While I was in Brittany last month for a long weekend of sunshine and French food, Adrienne Fung visited Aster restaurant to review their Nordic Afternoon Tea. As you know, I am a huge fan of afternoon tea in London, especially when it’s a little bit out of the ordinary. The menu at Aster brings together Finnish flavours such as dill, herring, rye, cinnamon and lingonberry prepared with French techniques by Executive Chef Helena Puolakka. Read on to find out more!
I had the pleasure of visiting Aster with a friend the other weekend to try their Nordic afternoon tea set. Aster, a Nordic/French restaurant and café from D&D London Hospitality Group, just opened this past February in the Nova Food complex in Victoria.
Having spent some time living in Scandinavia and developing a deep appreciation for the food and culture, I was particularly looking forward to this visit to see what their unique take on afternoon tea would be. The ever so popular English afternoon tea can be found in abundance all throughout London, but it’s not every day you find one that strays from the classic.
Aster’s Nordic style tea set is a delightful change for those looking for something a little different. Before getting to the food, it’s hard not to appreciate Aster’s stunning restaurant space. The space designed by Russell Sage Studio is elegant and fun with thoughtful touches including gorgeous plant & floral displays.
Patrons are first welcomed by the lovely sight of Scandinavian pastries in the café including large platters of the quintessential Swedish cinnamon buns (kanelbullar). Luckily for those that don’t have the time to sit for afternoon tea, Aster’s café offers their beautiful pastries to go.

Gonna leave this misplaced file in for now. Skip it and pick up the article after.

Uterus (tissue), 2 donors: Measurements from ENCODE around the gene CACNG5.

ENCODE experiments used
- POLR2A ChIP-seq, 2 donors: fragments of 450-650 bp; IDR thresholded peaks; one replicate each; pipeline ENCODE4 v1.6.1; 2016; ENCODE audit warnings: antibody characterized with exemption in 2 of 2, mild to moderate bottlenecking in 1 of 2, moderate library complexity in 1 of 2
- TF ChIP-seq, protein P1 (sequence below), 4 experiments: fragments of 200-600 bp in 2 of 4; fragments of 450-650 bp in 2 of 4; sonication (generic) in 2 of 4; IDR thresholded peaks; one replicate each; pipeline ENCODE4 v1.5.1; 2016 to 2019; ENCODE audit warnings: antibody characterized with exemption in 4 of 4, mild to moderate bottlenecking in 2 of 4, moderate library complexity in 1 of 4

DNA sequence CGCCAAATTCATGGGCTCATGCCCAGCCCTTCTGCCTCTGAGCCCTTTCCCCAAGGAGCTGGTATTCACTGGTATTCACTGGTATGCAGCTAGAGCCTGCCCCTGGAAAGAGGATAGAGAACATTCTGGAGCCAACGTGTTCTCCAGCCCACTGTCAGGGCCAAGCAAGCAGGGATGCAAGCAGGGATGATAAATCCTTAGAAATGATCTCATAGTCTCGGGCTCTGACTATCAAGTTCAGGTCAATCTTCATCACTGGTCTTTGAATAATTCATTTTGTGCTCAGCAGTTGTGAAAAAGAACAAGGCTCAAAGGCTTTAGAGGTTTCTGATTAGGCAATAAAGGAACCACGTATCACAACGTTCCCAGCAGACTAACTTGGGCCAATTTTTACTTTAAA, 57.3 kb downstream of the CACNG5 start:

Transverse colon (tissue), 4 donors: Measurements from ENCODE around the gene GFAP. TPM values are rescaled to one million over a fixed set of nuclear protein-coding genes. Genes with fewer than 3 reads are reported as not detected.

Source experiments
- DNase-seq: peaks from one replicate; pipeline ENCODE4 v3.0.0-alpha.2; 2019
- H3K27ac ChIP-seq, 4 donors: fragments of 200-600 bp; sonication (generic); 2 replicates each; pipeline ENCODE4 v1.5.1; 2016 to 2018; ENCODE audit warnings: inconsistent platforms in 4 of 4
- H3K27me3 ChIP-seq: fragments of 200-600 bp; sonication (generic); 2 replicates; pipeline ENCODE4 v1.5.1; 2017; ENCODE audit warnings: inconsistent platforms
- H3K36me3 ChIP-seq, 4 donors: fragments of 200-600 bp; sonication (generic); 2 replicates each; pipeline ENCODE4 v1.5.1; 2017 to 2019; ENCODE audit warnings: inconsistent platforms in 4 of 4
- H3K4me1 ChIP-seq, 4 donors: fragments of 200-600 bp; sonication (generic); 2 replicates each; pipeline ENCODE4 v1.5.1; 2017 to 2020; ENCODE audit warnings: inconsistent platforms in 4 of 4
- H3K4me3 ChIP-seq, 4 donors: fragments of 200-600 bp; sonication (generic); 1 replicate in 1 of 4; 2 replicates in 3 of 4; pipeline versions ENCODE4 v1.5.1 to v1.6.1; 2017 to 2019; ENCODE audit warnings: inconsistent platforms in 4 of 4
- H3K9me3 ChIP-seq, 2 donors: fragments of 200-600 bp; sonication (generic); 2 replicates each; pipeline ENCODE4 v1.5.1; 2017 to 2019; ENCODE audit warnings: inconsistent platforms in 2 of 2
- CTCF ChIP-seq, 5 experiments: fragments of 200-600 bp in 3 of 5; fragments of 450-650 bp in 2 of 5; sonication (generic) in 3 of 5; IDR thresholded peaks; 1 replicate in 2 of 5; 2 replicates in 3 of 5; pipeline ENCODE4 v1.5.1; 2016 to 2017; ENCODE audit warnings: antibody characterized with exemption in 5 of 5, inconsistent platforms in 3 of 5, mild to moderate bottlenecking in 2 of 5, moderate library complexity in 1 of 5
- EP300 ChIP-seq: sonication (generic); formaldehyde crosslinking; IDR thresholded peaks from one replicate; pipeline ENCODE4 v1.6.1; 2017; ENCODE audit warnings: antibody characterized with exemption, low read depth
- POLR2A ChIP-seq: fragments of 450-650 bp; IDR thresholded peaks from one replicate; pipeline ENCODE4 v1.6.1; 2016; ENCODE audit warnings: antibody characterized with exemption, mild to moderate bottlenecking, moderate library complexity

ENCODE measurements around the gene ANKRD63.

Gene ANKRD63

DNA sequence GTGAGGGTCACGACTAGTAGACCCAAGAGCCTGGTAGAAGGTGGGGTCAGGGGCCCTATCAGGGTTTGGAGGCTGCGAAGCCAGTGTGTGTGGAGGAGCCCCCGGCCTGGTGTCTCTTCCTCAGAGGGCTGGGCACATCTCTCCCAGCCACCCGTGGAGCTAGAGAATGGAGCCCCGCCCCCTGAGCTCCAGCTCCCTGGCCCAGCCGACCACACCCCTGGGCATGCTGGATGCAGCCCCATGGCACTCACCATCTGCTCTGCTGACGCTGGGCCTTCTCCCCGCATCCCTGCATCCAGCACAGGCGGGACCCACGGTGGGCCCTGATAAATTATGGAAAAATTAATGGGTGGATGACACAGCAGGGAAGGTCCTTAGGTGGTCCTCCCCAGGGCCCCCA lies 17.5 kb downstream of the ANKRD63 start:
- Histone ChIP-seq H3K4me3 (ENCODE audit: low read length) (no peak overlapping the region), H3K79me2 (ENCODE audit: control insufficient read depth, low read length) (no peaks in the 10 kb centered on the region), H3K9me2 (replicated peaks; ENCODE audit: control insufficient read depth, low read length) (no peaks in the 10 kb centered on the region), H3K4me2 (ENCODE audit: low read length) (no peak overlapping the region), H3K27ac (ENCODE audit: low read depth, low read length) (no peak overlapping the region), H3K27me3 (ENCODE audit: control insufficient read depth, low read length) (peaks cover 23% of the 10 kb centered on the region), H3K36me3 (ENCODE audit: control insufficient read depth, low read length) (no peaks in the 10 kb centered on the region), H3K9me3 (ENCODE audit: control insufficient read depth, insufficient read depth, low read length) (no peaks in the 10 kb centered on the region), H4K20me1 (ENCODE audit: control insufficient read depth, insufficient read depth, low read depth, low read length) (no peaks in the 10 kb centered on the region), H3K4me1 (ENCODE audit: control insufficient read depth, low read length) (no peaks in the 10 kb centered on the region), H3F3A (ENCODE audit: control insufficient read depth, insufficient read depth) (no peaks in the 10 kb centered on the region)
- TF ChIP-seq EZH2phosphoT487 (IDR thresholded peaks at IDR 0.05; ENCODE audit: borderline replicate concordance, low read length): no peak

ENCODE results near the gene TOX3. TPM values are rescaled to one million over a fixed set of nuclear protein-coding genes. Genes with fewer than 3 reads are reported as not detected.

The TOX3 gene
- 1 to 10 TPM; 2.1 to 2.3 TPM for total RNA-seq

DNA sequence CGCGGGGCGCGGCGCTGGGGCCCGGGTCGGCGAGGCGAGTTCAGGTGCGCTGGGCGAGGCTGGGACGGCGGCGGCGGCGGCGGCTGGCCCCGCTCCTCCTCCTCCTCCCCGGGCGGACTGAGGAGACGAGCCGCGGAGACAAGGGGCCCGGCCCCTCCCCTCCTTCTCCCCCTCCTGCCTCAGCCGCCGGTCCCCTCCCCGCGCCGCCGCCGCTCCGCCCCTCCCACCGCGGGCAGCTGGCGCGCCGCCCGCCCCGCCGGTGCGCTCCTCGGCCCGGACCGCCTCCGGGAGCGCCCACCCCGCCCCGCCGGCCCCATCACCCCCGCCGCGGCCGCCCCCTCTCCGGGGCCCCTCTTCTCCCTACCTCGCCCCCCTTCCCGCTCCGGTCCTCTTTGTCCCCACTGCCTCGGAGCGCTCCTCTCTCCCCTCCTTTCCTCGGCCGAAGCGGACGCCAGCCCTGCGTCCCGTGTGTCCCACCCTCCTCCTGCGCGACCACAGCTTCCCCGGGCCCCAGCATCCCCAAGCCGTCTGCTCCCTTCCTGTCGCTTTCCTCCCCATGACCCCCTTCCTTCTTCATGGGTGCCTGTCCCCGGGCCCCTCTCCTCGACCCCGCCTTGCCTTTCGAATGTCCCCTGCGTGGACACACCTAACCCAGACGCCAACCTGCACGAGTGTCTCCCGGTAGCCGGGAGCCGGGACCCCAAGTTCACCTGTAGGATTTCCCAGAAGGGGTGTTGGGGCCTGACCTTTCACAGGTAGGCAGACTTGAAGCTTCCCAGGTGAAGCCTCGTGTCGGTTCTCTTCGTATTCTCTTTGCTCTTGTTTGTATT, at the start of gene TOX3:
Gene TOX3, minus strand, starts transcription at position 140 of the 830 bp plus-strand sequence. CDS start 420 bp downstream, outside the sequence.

The afternoon tea set, served daily from 3pm-5:30pm, includes a selection of 3 savoury open sandwiches, 3 sweet pastries, and a choice of coffee or tea (for just £15 per person). As a big fan of smørrebrød, I was particularly looking forward to trying the savoury portion of the tea set.
Our favourite sandwich was the Atlantic prawn skagen on sourdough bread. The prawns were sweet and delicate, and the generous addition of dill worked particularly well.
While my friend enjoyed the blackcurrant cured herring and egg sandwich on dark rye, I found it too fishy for my taste. Personally, a smoked salmon sandwich might have been more successful. While smoked salmon tea sandwiches are quite common in a classic English afternoon tea, smoked salmon Smørrebrød are also a Scandinavian classic so it could have been a nice way to marry the concept.
We also liked the pork roll, the last of the savoury offerings, although we weren’t fans of the aquavit mustard that accompanied it which had a strong taste of alcohol that was too aggressive on the palate.
For the sweet offerings, we had a cinnamon bun, lingonberry macaron, and blueberry pie made with rye pastry. The blueberry pie was my personal favourite. The pie was not too sweet and the rye pastry was buttery and moist. The macaron was also really nice although a bit on the sweet side for me.
The cinnamon bun was a welcomed addition to the afternoon tea set although it would have been even better if it was served fresh and warm.
Overall, we had a lovely time trying Aster’s afternoon tea. It’s a great option for those looking for a change to their normal afternoon tea routine at a reasonable price. While it might not be the best choice for those wanting a more extravagant three-tier tea stand and white linens type of experience, it’s perfect for a casual gathering among friends.
Shortly after Adrienne’s visit, the restaurant launched a new afternoon tea menu with a different savoury and sweet offering from the one reviewed here. You can find the new menu here.
Disclaimer: Adrienne was a guest of the restaurant. All opinions are her own.